Millions of Brits are looking forward to lockdown coming to an end. But could it be later than we’ve been led to believe?
Yesterday (January 6), MPs voted to approve England’s third national lockdown.
In his address to the nation at the weekend, Boris Johnson signalled that it could come to an end around February half term.
When will lockdown end? What did MPs vote on?
Following a four-hour debate in the House of Commons, ministers have said that the restrictions can stay in place till the end of March.
This means that the PM can keep the country in lockdown until then without going in front of ministers to request an extension.
Lockdown has been touted as the only way to get the COVID-19 virus under control until the most vulnerable have been vaccinated.
And, with GPs told to “stand down” on routine healthcare and concentrate on vaccinations, things are set to speed up.
However, it appears Boris is taking no chances.
MPs voted to approve the new lockdown by 524 votes to 16, with the PM winning by a 508 majority.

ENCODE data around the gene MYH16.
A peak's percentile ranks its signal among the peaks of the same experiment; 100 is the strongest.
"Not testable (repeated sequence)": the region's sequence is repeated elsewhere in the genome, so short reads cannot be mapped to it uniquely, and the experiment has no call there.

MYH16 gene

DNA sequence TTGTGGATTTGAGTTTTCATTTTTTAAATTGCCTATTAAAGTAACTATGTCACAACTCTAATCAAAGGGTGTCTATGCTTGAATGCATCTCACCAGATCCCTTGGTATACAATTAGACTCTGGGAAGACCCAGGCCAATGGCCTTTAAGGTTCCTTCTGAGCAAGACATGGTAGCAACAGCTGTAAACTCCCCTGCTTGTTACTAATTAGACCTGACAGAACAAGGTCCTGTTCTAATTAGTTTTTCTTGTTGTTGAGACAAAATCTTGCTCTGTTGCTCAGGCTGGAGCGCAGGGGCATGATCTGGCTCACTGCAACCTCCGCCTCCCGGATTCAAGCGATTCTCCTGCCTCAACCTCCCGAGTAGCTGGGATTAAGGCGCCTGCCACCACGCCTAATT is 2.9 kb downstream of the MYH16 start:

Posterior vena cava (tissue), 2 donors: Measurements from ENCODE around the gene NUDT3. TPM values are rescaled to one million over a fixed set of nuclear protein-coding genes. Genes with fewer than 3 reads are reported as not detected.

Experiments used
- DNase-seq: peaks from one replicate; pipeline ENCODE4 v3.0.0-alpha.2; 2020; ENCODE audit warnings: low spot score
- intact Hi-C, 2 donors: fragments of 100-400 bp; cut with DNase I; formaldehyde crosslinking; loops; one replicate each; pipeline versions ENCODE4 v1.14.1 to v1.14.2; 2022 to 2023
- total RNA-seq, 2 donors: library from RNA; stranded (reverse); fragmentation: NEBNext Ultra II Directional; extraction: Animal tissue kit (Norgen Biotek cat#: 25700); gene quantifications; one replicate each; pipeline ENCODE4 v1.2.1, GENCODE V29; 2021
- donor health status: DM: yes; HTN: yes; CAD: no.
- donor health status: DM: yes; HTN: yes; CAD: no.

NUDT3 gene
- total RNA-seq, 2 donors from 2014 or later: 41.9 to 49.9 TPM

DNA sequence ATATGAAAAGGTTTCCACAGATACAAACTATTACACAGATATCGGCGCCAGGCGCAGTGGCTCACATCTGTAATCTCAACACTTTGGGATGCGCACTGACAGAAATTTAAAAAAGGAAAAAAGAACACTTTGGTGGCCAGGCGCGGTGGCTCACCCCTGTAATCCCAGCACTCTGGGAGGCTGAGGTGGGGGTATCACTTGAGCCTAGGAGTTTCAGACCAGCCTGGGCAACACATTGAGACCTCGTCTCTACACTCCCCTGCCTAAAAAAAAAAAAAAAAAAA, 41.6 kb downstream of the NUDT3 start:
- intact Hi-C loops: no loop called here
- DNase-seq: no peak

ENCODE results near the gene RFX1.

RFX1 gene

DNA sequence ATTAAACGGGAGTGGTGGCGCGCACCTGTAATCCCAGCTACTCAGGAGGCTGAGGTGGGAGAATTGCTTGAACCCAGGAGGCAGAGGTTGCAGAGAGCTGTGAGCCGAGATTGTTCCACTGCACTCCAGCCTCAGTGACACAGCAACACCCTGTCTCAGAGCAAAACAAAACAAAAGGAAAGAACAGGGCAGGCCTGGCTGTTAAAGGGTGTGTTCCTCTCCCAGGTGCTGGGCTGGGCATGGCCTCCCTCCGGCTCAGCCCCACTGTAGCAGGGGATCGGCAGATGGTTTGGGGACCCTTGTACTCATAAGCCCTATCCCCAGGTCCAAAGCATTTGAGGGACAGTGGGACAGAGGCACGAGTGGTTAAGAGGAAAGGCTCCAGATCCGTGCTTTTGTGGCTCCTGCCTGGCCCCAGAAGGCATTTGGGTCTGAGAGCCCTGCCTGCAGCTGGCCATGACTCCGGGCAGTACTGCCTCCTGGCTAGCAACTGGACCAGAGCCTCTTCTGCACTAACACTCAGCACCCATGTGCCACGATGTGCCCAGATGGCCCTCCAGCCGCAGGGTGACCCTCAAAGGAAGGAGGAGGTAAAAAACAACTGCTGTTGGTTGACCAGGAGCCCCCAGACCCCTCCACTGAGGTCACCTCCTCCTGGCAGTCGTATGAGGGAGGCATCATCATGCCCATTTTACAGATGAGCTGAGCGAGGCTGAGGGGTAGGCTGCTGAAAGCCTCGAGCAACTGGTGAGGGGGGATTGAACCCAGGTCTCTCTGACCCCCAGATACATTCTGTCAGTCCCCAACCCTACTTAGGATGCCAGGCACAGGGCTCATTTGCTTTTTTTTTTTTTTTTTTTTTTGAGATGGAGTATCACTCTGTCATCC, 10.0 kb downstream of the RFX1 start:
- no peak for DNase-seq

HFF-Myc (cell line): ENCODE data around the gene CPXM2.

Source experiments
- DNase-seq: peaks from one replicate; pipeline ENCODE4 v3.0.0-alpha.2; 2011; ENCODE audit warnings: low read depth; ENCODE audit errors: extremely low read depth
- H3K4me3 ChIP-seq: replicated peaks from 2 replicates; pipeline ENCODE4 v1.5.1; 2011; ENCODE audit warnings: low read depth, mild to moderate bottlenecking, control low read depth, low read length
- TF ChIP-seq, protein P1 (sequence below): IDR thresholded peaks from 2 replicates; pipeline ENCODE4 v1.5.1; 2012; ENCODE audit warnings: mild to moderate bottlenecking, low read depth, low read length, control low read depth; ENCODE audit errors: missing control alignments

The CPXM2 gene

Their approval was given retrospectively, with Boris announcing the country would lockdown earlier this week.
MPs want the right to vote on it again
During the debate, Matt Hancock was urged to offer MPs the right to vote on the restrictions twice more before they expire on March 31.
They want to decide at the end of January if the “extreme controls” remain in place.
They also want a vote at the end of February.
Hancock responded by saying the government doesn’t expect lockdown to continue until the end of March. Although legally it now can.
“While these regulations do provide for new restrictions until the end of March, it is not because we expect the full national lockdown to continue until then,” he said.
He added it would “allow the steady, controlled and evidence-led move down through the tiers on a local basis”.
‘Restrictions kept under continuous review’
Hancock continued: “Those tier changes do require a vote in parliament.
“The restrictions will therefore be kept under continuous review.
“There’s a statutory requirement to review every two weeks and a legal obligation to remove them if they’re no longer deemed necessary to limit the transmission of the virus,” he concluded.
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